When the object in question is an automobile, the owner can be held liable when he has retained some degree of control over the automobile. For example, in France c. Union des Assurances, 17 dec. 1984, Cass. 2° civ., the owner was held liable for injuries from an accident where the owner's son had turned over driving to another, but remained in the front passenger seat. The court ruled that since the son could have resumed control at any time, custody had never been surrendered. And in 22 juin 1943 d.c. 1947, 145, the Cour de Cassation ("Court of Cassation") held that the owner retained custody and was liable for an accident caused by a mechanic who was driving the car, on the ground that the owner was in the car seated next to the mechanic, and had established the route to be followed and the time of departure. The court reasoned that the owner remained the sole master of the vehicle, regardless of the mechanic's reckless driving of the car, and could have directed the mechanic at any time.

When the object is a rental car, the individual renting the car, and not the car's owner, is considered the "garde" or custodian. (See p. 9 of Herbaut declaration and cases of the Court of Cassation attached as *1062 Exs. H-M). In Bouchaid ben Ahmed ben Said v. Schneider, the Court of Cassation considered whether Bouchaid, the owner of a vehicle, was to be presumed liable for injuries suffered by Schneider in an accident in Bouchaid's car that had been rented to a third party, Lugassy. The lower court had imposed liability on Bouchaid. The court stated:

Whereas as a result of the rental contract, the custody of the vehicle had been transferred to Lugassy, who had the use, direction, and control thereof, and whereas the defect in the thing rented could not create a presumption of liability on the part of Bouchaid, the presumption applying to Lugassy alone in his character as custodian;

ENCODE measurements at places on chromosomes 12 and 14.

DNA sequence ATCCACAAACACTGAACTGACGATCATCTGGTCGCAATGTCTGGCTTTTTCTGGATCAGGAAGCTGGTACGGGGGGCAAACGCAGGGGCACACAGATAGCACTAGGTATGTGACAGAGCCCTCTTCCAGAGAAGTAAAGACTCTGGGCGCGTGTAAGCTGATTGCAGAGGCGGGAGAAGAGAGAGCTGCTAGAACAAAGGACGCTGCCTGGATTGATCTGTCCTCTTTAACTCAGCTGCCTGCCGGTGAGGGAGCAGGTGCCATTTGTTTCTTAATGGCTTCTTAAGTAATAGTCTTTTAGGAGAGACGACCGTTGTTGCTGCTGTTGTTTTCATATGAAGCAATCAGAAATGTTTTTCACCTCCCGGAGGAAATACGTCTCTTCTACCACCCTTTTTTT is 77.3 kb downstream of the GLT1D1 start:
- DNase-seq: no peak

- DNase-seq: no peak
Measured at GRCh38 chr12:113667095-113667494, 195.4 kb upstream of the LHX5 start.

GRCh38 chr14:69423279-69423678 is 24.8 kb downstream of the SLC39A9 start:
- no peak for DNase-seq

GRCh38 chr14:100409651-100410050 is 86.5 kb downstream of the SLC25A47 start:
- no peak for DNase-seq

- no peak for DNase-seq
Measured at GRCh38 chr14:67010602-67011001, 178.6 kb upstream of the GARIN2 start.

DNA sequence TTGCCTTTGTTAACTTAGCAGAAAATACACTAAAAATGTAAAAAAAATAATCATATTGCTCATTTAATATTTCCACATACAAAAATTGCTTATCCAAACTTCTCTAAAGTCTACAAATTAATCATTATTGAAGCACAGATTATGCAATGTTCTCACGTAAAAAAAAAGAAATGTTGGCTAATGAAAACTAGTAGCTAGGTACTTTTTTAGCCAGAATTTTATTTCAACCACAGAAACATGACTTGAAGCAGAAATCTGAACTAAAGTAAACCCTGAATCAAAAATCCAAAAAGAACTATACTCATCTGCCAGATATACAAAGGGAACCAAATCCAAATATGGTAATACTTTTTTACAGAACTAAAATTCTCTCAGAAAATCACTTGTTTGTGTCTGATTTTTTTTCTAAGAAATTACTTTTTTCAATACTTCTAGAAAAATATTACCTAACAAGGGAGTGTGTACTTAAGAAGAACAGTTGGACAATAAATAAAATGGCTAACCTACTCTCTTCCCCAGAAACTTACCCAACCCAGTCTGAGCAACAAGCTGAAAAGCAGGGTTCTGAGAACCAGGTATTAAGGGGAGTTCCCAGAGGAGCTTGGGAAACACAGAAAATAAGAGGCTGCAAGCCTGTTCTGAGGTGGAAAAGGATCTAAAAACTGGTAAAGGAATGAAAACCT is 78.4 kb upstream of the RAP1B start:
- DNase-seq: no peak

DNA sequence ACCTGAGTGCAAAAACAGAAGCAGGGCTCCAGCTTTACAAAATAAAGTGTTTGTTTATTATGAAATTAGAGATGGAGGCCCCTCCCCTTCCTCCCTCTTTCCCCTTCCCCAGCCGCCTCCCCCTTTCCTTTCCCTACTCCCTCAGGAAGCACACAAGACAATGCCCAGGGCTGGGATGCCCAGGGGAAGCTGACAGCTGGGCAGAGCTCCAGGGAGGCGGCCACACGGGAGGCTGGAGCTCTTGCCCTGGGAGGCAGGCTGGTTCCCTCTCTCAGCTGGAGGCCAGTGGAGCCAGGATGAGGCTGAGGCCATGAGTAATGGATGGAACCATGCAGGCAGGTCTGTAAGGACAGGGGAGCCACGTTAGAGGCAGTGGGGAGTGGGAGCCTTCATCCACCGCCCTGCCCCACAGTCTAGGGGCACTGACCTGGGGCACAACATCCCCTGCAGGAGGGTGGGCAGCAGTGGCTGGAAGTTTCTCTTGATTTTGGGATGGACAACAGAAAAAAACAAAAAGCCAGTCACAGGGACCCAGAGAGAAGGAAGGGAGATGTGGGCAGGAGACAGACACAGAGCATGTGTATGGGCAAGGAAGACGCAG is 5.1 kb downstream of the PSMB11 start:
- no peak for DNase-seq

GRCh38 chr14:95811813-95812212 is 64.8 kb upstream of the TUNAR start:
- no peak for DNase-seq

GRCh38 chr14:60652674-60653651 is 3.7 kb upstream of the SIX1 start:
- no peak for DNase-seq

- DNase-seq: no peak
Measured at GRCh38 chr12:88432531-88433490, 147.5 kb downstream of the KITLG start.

It follows from this that the opinion appealed from violated the above-mentioned law.

A non-driver owner would be held liable under French law in cases in which an agency or employment relationship exists between the driver and the owner, and in which the owner is in the car at the time of the accident. The presumption of responsibility in favor of the guardian was created on the ground that the guardian is in a better position than the dispossessed owner to discover any defect in the object or control the object which may cause damage. Thus, the French policy appears to be not only to ensure swift compensation of victims but also to encourage, through imposition of liability, responsible use of automobiles.

Thus, there is a conflict between the New York law and the French law, and I must determine which law a New York court would apply.

2. New York Choice of Law

Traditionally, choice-of-law conflicts in tort actions have been resolved by applying the law of the place of the wrong. With Babcock v. Jackson, 12 N.Y.2d 473, 240 N.Y.S.2d 743, 191 N.E.2d 279 (1963), however, New York courts began to apply "the law of the jurisdiction which, because of its relationship or contact with the occurrence or the parties, has the greatest concern with the specific issue raised in the litigation." 12 N.Y.2d at 482, 240 N.Y.S.2d at 749, 191 N.E.2d at 283.

In Schultz v. Boy Scouts of America, Inc., 65 N.Y.2d 189, 491 N.Y.S.2d 90, 480 N.E.2d 679 (1985), the Court of Appeals summarized the post-Babcock cases: